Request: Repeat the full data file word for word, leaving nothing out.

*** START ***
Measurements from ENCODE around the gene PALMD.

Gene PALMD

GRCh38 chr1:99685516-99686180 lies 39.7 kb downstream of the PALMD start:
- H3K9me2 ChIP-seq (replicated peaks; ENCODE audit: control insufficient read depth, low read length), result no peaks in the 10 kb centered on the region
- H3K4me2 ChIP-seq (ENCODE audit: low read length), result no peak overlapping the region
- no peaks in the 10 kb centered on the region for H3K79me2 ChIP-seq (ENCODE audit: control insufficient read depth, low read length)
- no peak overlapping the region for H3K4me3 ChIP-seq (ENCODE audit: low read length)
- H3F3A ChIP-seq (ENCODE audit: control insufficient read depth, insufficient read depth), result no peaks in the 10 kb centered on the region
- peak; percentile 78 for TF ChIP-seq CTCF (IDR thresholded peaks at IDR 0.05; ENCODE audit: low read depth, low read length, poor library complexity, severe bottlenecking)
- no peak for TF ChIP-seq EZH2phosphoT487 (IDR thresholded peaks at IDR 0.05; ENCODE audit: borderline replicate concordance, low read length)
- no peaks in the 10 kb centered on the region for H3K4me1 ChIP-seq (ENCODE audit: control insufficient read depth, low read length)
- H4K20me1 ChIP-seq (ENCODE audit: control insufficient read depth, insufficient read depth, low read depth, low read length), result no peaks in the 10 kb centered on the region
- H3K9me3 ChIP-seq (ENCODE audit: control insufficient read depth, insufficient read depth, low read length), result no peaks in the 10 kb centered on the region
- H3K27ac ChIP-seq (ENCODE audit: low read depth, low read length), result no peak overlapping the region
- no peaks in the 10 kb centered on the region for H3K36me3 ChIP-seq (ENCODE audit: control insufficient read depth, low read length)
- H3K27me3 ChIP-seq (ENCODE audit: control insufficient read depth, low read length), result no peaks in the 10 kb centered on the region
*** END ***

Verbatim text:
Measurements from ENCODE around the gene PALMD.

Gene PALMD

GRCh38 chr1:99685516-99686180 lies 39.7 kb downstream of the PALMD start:
- H3K9me2 ChIP-seq (replicated peaks; ENCODE audit: control insufficient read depth, low read length), result no peaks in the 10 kb centered on the region
- H3K4me2 ChIP-seq (ENCODE audit: low read length), result no peak overlapping the region
- no peaks in the 10 kb centered on the region for H3K79me2 ChIP-seq (ENCODE audit: control insufficient read depth, low read length)
- no peak overlapping the region for H3K4me3 ChIP-seq (ENCODE audit: low read length)
- H3F3A ChIP-seq (ENCODE audit: control insufficient read depth, insufficient read depth), result no peaks in the 10 kb centered on the region
- peak; percentile 78 for TF ChIP-seq CTCF (IDR thresholded peaks at IDR 0.05; ENCODE audit: low read depth, low read length, poor library complexity, severe bottlenecking)
- no peak for TF ChIP-seq EZH2phosphoT487 (IDR thresholded peaks at IDR 0.05; ENCODE audit: borderline replicate concordance, low read length)
- no peaks in the 10 kb centered on the region for H3K4me1 ChIP-seq (ENCODE audit: control insufficient read depth, low read length)
- H4K20me1 ChIP-seq (ENCODE audit: control insufficient read depth, insufficient read depth, low read depth, low read length), result no peaks in the 10 kb centered on the region
- H3K9me3 ChIP-seq (ENCODE audit: control insufficient read depth, insufficient read depth, low read length), result no peaks in the 10 kb centered on the region
- H3K27ac ChIP-seq (ENCODE audit: low read depth, low read length), result no peak overlapping the region
- no peaks in the 10 kb centered on the region for H3K36me3 ChIP-seq (ENCODE audit: control insufficient read depth, low read length)
- H3K27me3 ChIP-seq (ENCODE audit: control insufficient read depth, low read length), result no peaks in the 10 kb centered on the region